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Clin Exp Vaccine Res. 2018 Jan;7(1):37-42. English.
Published online Jan 29, 2018.  https://doi.org/10.7774/cevr.2018.7.1.37
© Korean Vaccine Society.
Anti-infective potential of catechins and their derivatives against viral hepatitis
Jae-Min Song
Department of Global Medical Science, Health & Wellness College, Sungshin University, Seoul, Korea.

Corresponding author: Jae-Min Song, PhD. Department of Global Medical Science, Health & Wellness College, Sungshin University, 76ga-gil55, Dobong-ro, Gangbuk-gu, Seoul 01133, Korea. Tel: +82-2-920-7289, Fax: +82-2-920-2027, Email: jmsong@sungshin.ac.kr
Received December 29, 2017; Revised January 05, 2018; Accepted January 10, 2018.

This is an Open Access article distributed under the terms of the Creative Commons Attribution Non-Commercial License (http://creativecommons.org/licenses/by-nc/4.0/) which permits unrestricted non-commercial use, distribution, and reproduction in any medium, provided the original work is properly cited.


Abstract

Polyphenols including catechins from green tea (Camellia sinensis) have been reported to have anti-infective activities against a broad spectrum of viruses and other pathogens. During the last two decades, antiviral activities of catechins with different modes of action have been demonstrated on diverse families of viruses, such as human immunodeficiency virus, Herpes simplex virus, influenza virus, hepatitis B and C virus. In this study, we focused on the antiviral properties of catechins and their derivatives against viral hepatitis which have become a key public health issue due to their serious impact on human health with liver diseases.

Keywords: Catechin; Hepatitis; Antiviral agents

Introduction

Green tea catechins (GTCs) are plant secondary metabolites that are believed to provide a variety of benefits for human health. Its major components include (−)-epigallocatechin 3-gallate (EGCG) which is the most abundant and well-studied catechins in green tea, and others, (−)-epigallocatechin (EGC), (−)-epicatechin gallate, and (−)-epicatechin (EC) (Fig. 1). So far, many studies demonstrated that their potential effects on anti-oxidative, anti-inflammatory, anti-infectious, and anti-cancerous properties in vitro and in vivo [1]. In 2006, Polyphenon E, a well-defined mixture of GTCs has been approved as a new drug for the treatment of genital warts by the U.S. Food and Drug Administration. To develop new treatments of polyphenon E, 30 clinical trials have been published with Polyphenon E alone or with other substances for treatment of cancer and cancer related diseases as of March 2017. Over the last two decades, scientists have discovered that GTCs have anti-infective properties with different modes of action on diverse families of viruses. GTCs inhibits the entry step of several viruses, such as influenza virus [2, 3, 4], human immunodeficiency virus (HIV) [5, 6, 7], and Chikungunya virus [8]. Few studies evaluated the effect of catechins and their derivatives on Herpes simplex virus by direct inhibition of viral particles [9, 10, 11]. Recently, several independent groups have identified GTCs as a potent inhibitor against hepatitis B virus (HBV) and hepatitis C virus (HCV). Hepatitis C is an infection caused by the HCV that causes liver inflammation and sometimes leading to serious liver damage [12]. The World Health Organization estimates that about 3% of the world's population has been infected with HCV and that there are more than 170 million chronic carriers who are at risk of developing liver cirrhosis, disease, and hepatocellular carcinoma [13, 14]. No vaccine is available. A current standard therapy with pegylated interferon (IFN)-α and ribavirin has a limited efficacy and significant side effects [15]. Very recently, Interferon-free combination therapies, direct-acting antiviral drugs (DAAs) were approved for HCV treatment in the United States and Europe in 2011. However, the development of resistance has become a major concern for the DAA therapy and the longterm consequence of these treatment-emergent variants is still to be defined. The cost of DAAs also is significant and will give a large burden on health care expenses, thereby development of novel drugs with higher efficacy and more favorable side effect profiles to treat HCV infection is warranting. In this study, the potential of GTCs on anti-viral infection against hepatitis B and C viruses is elucidated in detail with an overview of research achievements.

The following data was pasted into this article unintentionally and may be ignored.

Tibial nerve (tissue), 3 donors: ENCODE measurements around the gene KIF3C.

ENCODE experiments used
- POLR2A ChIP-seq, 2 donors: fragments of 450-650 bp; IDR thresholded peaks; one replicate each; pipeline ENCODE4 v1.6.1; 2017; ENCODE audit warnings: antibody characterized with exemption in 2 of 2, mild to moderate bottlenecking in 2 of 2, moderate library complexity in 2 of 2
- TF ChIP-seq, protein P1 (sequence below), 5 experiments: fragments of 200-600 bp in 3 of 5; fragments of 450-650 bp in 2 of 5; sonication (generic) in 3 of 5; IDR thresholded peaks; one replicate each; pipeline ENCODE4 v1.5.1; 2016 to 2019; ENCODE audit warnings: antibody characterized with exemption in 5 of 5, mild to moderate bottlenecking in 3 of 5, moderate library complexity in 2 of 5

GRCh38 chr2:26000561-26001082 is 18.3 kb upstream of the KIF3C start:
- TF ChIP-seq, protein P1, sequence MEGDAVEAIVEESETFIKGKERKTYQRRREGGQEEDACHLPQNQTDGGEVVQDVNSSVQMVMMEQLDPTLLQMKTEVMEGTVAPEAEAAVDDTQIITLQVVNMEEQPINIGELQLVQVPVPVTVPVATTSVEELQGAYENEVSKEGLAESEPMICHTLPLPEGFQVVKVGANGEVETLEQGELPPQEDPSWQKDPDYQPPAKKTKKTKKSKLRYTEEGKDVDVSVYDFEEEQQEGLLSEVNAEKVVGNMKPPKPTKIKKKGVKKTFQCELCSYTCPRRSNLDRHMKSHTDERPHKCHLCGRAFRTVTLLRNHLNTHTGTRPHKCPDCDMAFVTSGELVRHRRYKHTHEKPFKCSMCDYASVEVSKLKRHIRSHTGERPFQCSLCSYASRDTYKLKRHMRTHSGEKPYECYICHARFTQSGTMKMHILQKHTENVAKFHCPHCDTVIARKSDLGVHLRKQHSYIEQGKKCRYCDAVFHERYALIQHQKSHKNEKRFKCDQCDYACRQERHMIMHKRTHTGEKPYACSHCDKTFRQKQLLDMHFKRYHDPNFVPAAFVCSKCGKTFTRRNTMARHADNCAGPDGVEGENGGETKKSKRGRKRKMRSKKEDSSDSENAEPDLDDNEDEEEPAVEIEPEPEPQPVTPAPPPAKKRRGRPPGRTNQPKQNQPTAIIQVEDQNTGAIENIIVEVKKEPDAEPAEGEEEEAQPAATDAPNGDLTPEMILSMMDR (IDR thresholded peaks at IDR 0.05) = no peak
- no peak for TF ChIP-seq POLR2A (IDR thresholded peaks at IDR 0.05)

Fig. 1
Schematic diagram of catechins. EC, epicatechin; EGC, epigallocatechin; ECG, epicatechin-gallate; EGCG, epigallocatecin 3-gallate.
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Anti-hepatic Viral Activities of Catechins and Their Derivatives

Experimental studies have reported that catechins and their derivative are potential candidates as a preventive and antiviral drug for HCV infection. Chen et al. [16] showed that HCV infection was significantly suppressed by EGCG in Huh7.5.1 cells using the JFH1 strain of HCV genotype 2a that produces infectious virus particles in cell culture. The inhibition of HCV RNA replication and protein expression were monitored by treatment of EGCG with a 50% effective concentration (EC50) of 17.9 µM. Both HCV entry and viral RNA replication were affected by EGCG but not translation directed by the viral internal ribosome entry site. Time-of-addition experiments suggested that the gallate moiety is essential for the anti-HCV activity of catechins. Fukazawa et al. [17] also discovered that the anti-HCV properties of EGCG and 7,8-benzoflavone using a cell-based, microplate colorimetric screen system. HCV entry step is the main target of EGCG inhibitory effect but 7,8-benzoflavone was assumed that the inhibitor for the post-entry stage. Interestingly, EGC which has been reported no obvious inhibitory activity on HCV infection showed anti-HCV activities similar to that of EGCG in this study. Catechin derivatives [18] that contain several additional galloyl moieties have been synthesized and evaluated for their in vitro inhibitory effects against HCV infection using HCV subgenomic replicon. Based on the structure-activity relationship between synthetic compounds, the 2,3,4-trihydroxybenzoyl moiety in tripodal compounds and 12 polymethylene in linear compounds provides better antiviral activities than 3,4,5-trihydroxybenzoyl moiety in natural green catechins. All these anti-HCV activities were observed at concentration below the cytotoxicity threshold.